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Panorama
The politics behind the euro tests
Parliament

The political operation on Monday will boil down to making "No, not yet" sound as much like "Yes, in a while".

The central litmus test, at least for the pro-euro lobby, is whether or not a referendum is ruled out before the next election.

To any objective observer this matters as little as which end you should open an egg but this, you'll remember, was the cause of war in Gulliver's Travels.

And it will lead to skirmishes and political bloodshed if not actually to open warfare.

It's beyond doubt that the opposition will portray Monday's outcome as the result of a power struggle between chancellor and prime minister, with one of the key players emerging as a diminished loser.

Depressingly for the high minded but na´ve folk who argue for politics free of personality, that's exactly how most government insiders see it as well.

Overcoming obstacles

The "before or after the election" argument is about whether the cabinet is going to show enthusiasm for an early referendum, eagerly dismantling the roadblocks to entry that the chancellor has helpfully pointed out in his stacks of documents.

Tony Blair, the natural optimist, has always been enthralled by his own powers of persuasion

Or whether ministers will stand before the obstacles, rubbing their collective chins and vaguely hoping that in time the economic and social weather will erode them and allow passage.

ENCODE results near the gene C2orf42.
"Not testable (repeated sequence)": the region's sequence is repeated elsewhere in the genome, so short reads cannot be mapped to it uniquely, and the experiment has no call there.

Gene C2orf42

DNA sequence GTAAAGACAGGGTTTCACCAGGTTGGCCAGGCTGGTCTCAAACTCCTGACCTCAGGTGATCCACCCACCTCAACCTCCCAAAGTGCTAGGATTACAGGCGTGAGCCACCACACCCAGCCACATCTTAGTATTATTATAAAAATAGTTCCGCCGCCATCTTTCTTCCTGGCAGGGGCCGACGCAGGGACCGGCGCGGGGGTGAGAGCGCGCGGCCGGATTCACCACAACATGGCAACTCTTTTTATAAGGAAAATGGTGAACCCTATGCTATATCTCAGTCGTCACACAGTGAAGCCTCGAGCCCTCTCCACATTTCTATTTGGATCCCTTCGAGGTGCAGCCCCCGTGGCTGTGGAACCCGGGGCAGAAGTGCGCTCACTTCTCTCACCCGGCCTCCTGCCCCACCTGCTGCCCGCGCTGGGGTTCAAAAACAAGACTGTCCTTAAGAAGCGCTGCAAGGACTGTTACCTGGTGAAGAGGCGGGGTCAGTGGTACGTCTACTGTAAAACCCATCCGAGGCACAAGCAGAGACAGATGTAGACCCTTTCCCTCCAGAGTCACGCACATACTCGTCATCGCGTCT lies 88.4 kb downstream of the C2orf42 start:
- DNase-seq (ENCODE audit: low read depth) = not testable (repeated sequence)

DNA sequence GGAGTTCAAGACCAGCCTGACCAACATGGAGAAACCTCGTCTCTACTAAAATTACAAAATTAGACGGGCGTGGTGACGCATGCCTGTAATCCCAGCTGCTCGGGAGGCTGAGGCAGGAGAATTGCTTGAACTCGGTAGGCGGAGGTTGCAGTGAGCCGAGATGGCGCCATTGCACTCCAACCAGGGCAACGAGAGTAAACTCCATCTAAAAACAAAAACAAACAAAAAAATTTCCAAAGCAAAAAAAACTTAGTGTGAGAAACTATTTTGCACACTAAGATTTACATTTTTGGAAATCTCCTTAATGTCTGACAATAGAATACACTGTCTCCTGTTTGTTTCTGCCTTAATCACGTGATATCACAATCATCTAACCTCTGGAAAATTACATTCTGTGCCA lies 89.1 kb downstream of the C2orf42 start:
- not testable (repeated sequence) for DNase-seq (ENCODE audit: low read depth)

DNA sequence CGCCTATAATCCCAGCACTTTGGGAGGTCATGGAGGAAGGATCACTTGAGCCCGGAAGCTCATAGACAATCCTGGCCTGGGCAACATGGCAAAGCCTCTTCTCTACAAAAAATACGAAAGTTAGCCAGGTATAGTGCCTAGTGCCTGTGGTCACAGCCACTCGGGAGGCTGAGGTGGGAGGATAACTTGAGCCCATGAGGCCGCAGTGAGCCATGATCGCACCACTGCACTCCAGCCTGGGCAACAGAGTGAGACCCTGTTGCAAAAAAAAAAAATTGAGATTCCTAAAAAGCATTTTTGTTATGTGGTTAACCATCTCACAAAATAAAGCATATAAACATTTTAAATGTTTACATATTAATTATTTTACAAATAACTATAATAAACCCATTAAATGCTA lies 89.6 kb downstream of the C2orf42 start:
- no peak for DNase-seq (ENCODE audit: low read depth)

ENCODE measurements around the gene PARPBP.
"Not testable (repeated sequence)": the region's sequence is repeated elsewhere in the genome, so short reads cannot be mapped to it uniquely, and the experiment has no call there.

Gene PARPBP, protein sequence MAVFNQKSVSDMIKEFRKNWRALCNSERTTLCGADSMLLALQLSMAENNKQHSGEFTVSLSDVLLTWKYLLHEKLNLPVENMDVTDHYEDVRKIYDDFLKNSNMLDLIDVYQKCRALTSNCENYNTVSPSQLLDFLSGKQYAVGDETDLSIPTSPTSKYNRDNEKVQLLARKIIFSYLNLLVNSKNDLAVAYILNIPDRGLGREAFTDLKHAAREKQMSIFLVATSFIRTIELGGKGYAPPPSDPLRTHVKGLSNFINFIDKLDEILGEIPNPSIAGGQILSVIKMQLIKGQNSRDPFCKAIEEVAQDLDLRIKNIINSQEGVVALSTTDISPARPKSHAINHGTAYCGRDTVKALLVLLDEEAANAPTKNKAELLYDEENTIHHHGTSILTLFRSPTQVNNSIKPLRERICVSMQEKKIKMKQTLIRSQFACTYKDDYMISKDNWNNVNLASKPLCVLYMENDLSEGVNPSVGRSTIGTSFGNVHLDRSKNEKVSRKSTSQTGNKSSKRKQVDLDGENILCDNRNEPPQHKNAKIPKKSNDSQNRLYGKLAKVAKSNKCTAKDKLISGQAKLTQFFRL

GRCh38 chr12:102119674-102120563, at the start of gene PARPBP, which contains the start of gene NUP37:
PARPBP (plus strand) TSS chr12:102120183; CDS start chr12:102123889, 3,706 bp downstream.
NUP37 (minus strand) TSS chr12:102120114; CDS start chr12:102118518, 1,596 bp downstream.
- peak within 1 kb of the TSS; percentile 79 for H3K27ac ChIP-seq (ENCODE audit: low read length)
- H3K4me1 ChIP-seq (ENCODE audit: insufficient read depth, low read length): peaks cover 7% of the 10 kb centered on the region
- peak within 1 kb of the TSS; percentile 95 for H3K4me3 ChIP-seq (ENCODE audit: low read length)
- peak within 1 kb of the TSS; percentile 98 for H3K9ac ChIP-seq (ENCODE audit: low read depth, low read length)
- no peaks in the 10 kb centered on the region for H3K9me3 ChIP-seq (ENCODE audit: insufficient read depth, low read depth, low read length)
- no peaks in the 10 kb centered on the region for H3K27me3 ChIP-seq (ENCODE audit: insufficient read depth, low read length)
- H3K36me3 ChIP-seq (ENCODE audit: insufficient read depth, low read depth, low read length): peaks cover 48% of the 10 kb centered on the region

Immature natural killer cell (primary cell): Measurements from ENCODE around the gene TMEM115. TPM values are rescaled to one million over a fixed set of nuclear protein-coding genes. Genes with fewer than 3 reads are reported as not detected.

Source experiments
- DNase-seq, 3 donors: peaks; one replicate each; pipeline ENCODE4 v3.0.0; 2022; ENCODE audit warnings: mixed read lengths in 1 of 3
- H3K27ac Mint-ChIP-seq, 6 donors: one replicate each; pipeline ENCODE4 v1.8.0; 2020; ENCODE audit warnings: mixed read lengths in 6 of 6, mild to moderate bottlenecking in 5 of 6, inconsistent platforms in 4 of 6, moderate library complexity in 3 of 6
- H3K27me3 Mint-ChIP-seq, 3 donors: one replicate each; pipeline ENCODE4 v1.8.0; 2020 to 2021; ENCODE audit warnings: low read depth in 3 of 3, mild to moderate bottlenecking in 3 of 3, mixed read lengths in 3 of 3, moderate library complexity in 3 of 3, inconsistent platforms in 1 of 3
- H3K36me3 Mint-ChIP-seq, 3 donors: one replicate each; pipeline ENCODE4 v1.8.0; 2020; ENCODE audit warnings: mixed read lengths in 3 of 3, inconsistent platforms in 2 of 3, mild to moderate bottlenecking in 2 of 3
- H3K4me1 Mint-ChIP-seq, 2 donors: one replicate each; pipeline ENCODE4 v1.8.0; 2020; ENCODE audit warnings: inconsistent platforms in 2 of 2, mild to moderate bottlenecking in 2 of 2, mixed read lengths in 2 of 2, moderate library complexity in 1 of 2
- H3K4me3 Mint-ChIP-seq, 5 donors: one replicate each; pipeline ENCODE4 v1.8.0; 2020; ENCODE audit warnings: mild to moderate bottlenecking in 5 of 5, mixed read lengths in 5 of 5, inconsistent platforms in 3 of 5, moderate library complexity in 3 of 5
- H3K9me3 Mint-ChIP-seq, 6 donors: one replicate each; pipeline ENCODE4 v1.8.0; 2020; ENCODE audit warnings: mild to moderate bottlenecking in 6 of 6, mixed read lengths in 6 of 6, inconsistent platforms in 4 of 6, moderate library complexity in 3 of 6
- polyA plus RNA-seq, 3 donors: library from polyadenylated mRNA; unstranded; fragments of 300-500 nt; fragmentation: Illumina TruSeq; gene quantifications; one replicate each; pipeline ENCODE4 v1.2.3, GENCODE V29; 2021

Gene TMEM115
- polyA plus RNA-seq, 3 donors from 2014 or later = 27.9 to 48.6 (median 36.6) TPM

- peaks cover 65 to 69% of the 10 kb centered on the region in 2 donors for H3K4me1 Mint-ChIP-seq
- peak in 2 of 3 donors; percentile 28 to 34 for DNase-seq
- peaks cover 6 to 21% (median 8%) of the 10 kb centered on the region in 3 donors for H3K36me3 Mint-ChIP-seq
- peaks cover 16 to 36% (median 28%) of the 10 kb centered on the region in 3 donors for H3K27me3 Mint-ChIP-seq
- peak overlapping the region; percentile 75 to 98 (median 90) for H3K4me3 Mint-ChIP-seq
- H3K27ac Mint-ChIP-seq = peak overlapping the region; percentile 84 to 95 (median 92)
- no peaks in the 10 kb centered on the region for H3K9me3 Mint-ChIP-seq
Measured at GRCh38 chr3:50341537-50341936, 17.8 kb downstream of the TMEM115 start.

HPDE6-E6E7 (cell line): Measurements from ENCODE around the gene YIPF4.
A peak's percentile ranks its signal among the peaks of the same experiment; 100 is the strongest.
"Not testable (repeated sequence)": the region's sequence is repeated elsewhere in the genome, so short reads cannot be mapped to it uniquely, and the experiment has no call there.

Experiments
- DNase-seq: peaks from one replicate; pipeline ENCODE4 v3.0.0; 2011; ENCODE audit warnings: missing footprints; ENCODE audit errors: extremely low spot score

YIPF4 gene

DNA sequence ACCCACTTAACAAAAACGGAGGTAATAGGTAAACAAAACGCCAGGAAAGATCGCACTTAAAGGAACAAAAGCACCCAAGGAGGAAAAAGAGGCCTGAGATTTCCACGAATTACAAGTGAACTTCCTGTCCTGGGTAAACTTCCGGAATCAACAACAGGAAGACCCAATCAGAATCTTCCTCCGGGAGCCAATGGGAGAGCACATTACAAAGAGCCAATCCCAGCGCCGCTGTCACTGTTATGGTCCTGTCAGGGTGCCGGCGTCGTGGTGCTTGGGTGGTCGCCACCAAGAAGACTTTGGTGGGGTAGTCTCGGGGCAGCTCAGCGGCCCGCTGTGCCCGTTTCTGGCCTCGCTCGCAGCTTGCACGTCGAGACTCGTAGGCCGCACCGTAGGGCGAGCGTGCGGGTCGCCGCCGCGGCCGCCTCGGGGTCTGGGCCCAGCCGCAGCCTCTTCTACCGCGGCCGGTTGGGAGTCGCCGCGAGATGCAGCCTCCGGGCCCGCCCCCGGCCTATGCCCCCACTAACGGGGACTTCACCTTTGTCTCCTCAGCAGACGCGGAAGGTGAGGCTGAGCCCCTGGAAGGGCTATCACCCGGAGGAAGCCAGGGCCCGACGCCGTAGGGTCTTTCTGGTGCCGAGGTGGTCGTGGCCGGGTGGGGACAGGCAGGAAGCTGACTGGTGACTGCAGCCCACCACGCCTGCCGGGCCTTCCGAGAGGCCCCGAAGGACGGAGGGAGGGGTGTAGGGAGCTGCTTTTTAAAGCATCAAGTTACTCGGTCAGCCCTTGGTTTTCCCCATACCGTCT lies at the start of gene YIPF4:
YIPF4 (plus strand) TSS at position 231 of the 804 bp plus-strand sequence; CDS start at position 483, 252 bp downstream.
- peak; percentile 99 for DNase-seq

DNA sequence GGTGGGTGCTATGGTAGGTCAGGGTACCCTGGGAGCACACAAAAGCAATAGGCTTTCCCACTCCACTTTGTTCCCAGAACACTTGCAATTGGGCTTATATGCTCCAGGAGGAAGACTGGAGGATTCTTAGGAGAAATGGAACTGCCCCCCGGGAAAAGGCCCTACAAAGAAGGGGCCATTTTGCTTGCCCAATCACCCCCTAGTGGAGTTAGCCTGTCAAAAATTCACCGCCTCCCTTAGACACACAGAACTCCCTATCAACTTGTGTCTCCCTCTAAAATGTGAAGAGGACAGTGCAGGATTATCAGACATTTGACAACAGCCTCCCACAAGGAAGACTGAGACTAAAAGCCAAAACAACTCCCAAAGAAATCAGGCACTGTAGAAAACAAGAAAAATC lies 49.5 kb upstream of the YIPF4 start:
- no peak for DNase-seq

According to one senior politician, it is all a question of character.

Tony Blair, the natural optimist, has always been enthralled by his own powers of persuasion.

He's now buoyed up by the extraordinary experience of leading a country into a war it overwhelmingly didn't want and successfully persuading them that with hindsight they did want it after all.

Given that it's a brave advisor who says: "But, prime minister, half the country thinks you're a liar", he still believes he can, at some undetermined date in the future, win a euro referendum.

Blair's tightrope

At a certain stage in most prime ministerial careers the leader seems to regard a certain degree of recklessness as obligatory.

Rather like a high wire artist showing off increasingly dangerous tricks that only he can manage, leaders think it demonstrates the particular quality that only they can bring to the party.

Of course for Blair to lose a referendum would be pretty bad. Resignation would be a distinct possibility.

But what the heck, he'd have gone out on a moral high and there's nowhere else to go.

Fudging it

It's rather different for the chancellor.

Gordon is by nature gloomy. He doesn't think the opinion polls can be shifted by the sturm and drang of charismatic leadership but by the slow build up of overwhelming certainty.

If the country failed to take the chancellor's advice on a central economic matter, resignation would seem inevitable.

An inglorious end to a career that, he at least believes, could last much longer and go much further.

The end result of this will doubtless be a fudge: the political trick is to make compromise seem statesman-like and dither look like determination.

Panorama: euro visions

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See also:

15 May 03 | Politics
Timetable to euro decision
Links to more Panorama stories are at the foot of the page.


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